Courtesy Little, Brown and Co.

The Man in the Glass House by Mark Lamster (Little, Brown and Co., 2018; $35)
The Man In the Glass House by architectural critic, biographer, and former ARCHITECT contributor Mark Lamster is more than just a memoir of the late Pritzker Prize–winning architect Philip Johnson who is credited with introducing glass-and-steel architecture to the United States and mentoring generations of architects and artists, including Mies van der Rohe, Frank Gehry, FAIA, and Andy Warhol. This book is in fact a revelation of architect’s lesser-known side. “Johnson was a man of deep paradoxes,” Lamster writes on his website. “He was a fascist Nazi sympathizer who built synagogues and supported Israel, a genius without originality, an opportunist and a romantic, a populist and a snob. His last great client was Donald Trump.”

Courtesy Monacelli Press

Le Corbusier: The Built Work by Richard Pare, Jean-Louis Cohen (Monacelli Press, 2018; $125)
Featuring nearly 500 color photographs by English photographer Richard Pare and narrative by French architect, author, and architectural historian Jean-Louis Cohen, Le Corbusier: The Built Work is a photographic documentation of the late French-Swiss architect's extensive body of work. Capturing different views of each project, this book documents the current state of Le Cobusier's remaining architecture—including both recently renovated and abandoned projects—and their history. Featured projects include Notre Dame du Haut Chapel, Villa Savoye, and Sainte Marie de La Tourette in France; High Court in Chandigarh, India; and the National Museum of Western Art in Tokyo.

Courtesy Taschen

Inside North Korea by Oliver Wainwright (Taschen, 2018; $60)
Featuring 200 photographs from London-based Guardian architecture and design critic and photographer Oliver Wainwright, this book offers a rare look into notoriously isolated North Korea and its cinematic architecture. Largely rebuilt after the Korean War, starting in 1953, the Hermit Kingdom's architecture is truly a “socialist fairyland”—an official slogan of North Korea. It is Stalinist, Brutalist, monumental ... and surprisingly colorful. “My photographs are an attempt to offer a glimpse inside North Korea, revealing Pyongyang to be a place of candy-colored apartment buildings and pastel-hued interiors—a series of precisely composed stage sets that could be straight out of a Wes Anderson movie,” Wainwright said in a press release.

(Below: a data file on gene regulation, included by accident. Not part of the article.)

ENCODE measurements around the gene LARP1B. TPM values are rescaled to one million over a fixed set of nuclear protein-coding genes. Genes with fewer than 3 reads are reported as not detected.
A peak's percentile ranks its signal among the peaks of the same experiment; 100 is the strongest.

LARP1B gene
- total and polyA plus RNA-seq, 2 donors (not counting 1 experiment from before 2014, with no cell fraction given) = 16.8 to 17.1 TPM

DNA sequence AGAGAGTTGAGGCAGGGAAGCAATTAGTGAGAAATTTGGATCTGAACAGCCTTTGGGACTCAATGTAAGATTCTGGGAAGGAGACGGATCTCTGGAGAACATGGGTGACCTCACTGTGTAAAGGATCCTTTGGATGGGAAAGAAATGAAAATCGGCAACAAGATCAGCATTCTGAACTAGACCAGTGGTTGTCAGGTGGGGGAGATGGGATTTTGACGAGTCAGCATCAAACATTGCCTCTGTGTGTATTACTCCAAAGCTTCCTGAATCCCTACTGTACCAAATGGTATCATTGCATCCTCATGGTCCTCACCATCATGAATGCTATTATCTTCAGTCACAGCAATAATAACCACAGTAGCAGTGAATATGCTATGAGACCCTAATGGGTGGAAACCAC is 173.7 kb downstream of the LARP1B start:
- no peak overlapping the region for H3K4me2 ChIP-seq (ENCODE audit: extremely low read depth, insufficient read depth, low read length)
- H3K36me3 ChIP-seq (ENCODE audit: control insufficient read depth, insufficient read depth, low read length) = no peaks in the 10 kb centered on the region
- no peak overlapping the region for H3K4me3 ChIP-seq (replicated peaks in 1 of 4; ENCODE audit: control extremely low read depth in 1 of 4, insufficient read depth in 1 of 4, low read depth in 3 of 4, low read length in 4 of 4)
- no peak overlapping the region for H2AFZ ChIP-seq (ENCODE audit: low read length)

Courtesy Taschen

Homes of Our Time: Contemporary Houses around the World by Philip Jodidio (Taschen, 2018; $70)
Homes of Our Time features a selection of contemporary houses designed by architecture firms MVRDV in Rotterdam, Netherlands, Desai Chia in New York, Japanese architects Shigeru Ban, Hon. FAIA, and Brazilian designer Marcio Kogan, among others. “These homes … are each remarkably distinct in design,” Taschen writes on its website. “They all, however, toe the line between inside and outside, each one symbiotic with its surroundings.” From the United States and Mexico to New Zealand, China, and Vietnam, the 456-page book shows what contemporary houses have in common regardless of geographical location.

Courtesy Taschen

Living in Mexico by Barbara & René Stoeltie (Taschen, 2018; $20)
Featuring a selection of Mexican houses, ranging from architect Luis Barragán’s restored 16th-century hacienda to a traditional Mayan thatched-roof dwelling, this coffee table photography book by writer and photographer duo Barbara and René Stoeltie is filled with bright pictures of Mexican architecture, woven textiles, and crafts. “Bold pigments and vivid patterns come together in simple and rustic spaces, resulting in a way of living that is both invigorating and homely; an authentic Mexican style,” according to the publisher, on its website.

Courtesy Taschen

The New York Times Explorer: Cities & Towns Edited by Barbara Ireland (Taschen, 2018; $40)